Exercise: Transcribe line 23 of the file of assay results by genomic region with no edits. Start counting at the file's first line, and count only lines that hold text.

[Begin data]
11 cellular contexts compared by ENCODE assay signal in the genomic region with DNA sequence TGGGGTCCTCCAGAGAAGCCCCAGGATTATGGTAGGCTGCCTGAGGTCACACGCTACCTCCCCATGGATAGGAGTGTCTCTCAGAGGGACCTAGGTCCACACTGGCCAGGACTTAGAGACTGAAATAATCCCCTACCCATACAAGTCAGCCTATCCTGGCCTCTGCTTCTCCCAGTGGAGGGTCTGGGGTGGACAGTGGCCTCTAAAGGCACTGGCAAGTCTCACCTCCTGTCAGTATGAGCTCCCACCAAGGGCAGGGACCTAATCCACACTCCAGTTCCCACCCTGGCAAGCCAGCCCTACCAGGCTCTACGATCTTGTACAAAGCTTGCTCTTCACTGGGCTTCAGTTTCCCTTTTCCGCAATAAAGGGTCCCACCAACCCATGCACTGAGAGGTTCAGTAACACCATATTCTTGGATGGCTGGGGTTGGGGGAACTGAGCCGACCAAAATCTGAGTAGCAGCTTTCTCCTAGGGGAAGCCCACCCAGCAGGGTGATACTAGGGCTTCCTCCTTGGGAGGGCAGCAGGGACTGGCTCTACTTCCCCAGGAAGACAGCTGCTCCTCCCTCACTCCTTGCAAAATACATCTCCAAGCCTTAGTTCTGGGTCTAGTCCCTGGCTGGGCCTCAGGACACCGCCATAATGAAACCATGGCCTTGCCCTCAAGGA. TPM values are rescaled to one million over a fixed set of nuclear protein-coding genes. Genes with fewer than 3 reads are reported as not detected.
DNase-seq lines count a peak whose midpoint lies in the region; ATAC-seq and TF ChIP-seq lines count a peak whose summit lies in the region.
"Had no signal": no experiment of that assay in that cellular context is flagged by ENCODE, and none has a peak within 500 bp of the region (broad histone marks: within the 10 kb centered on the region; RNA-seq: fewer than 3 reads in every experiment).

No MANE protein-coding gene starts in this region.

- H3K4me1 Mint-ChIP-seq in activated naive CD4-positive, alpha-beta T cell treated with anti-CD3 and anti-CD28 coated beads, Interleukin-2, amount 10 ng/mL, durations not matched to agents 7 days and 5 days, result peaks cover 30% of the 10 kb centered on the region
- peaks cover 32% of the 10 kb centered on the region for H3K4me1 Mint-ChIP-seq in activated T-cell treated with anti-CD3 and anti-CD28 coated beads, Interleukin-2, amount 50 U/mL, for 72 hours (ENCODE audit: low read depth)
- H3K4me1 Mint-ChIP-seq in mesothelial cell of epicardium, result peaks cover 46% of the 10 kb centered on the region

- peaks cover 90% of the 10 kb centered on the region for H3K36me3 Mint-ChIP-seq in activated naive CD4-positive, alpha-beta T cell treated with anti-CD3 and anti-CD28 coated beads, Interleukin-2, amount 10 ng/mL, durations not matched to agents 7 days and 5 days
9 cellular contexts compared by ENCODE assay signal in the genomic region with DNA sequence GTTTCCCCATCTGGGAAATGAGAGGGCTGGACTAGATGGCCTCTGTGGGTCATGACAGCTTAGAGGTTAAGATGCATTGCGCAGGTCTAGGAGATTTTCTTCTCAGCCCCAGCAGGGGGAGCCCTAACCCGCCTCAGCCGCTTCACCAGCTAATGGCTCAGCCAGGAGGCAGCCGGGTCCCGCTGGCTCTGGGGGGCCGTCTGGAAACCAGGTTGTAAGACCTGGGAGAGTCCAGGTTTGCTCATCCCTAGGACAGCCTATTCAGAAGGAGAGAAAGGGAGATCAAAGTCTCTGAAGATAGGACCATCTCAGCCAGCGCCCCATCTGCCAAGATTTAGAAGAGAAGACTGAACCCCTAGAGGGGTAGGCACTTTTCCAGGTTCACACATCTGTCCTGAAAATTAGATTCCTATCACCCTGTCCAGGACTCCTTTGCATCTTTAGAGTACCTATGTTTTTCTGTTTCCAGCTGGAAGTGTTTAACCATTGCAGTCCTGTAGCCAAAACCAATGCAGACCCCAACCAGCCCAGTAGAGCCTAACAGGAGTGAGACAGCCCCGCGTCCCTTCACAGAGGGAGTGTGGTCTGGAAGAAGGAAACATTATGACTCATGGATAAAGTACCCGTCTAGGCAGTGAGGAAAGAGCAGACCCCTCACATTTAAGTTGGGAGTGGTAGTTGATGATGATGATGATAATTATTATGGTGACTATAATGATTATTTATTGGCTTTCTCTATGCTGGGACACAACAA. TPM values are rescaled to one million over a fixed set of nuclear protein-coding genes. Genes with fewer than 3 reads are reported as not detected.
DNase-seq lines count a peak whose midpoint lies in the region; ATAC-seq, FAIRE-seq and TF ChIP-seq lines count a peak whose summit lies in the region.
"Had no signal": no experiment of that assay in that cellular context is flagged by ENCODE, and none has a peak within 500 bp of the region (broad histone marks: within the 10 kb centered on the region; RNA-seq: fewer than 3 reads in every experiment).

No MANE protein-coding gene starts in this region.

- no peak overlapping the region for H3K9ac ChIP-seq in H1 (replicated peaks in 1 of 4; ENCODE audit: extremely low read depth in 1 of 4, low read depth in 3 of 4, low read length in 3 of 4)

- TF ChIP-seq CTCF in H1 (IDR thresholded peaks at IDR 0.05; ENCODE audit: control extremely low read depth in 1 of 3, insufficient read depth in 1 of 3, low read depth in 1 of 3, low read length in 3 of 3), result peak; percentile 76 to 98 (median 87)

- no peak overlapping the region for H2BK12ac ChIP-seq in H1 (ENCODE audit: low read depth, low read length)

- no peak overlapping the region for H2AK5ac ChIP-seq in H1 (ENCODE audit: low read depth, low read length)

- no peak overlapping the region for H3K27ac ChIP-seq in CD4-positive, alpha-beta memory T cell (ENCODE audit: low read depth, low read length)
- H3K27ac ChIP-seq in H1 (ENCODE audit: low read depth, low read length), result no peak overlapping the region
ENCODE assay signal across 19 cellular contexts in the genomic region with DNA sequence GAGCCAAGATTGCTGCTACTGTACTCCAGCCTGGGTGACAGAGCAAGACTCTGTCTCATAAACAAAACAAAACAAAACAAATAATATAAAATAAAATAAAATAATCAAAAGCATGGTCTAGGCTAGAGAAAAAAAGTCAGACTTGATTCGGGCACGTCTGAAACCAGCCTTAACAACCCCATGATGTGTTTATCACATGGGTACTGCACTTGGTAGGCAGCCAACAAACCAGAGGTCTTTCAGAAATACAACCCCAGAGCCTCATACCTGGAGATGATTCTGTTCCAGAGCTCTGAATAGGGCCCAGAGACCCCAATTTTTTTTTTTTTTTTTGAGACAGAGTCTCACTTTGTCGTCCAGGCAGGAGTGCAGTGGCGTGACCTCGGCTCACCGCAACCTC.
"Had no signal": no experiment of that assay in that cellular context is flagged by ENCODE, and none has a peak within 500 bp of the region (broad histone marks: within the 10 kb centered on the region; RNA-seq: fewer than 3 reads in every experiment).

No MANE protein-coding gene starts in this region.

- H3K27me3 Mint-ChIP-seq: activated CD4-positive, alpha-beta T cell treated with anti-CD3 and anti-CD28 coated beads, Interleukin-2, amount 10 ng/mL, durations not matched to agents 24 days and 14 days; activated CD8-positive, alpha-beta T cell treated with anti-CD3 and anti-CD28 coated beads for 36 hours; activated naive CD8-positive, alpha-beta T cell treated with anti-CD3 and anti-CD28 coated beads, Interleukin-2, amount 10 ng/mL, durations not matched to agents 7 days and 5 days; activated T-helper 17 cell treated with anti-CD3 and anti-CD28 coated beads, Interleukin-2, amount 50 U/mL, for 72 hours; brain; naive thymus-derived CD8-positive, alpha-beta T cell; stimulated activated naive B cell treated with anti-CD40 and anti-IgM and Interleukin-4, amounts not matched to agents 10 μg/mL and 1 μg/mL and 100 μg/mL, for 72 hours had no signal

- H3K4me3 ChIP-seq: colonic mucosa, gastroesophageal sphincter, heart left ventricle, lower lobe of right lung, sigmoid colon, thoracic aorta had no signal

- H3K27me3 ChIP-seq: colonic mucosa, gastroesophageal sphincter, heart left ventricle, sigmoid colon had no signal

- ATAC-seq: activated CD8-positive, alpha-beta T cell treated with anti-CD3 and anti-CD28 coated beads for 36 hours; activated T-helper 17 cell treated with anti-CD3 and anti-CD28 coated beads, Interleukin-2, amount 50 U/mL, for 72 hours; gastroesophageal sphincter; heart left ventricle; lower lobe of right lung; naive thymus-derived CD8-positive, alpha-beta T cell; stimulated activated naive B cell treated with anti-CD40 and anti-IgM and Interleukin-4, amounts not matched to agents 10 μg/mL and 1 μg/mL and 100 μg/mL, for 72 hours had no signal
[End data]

- H3K4me3 ChIP-seq: colonic mucosa, gastroesophageal sphincter, heart left ventricle, lower lobe of right lung, sigmoid colon, thoracic aorta had no signal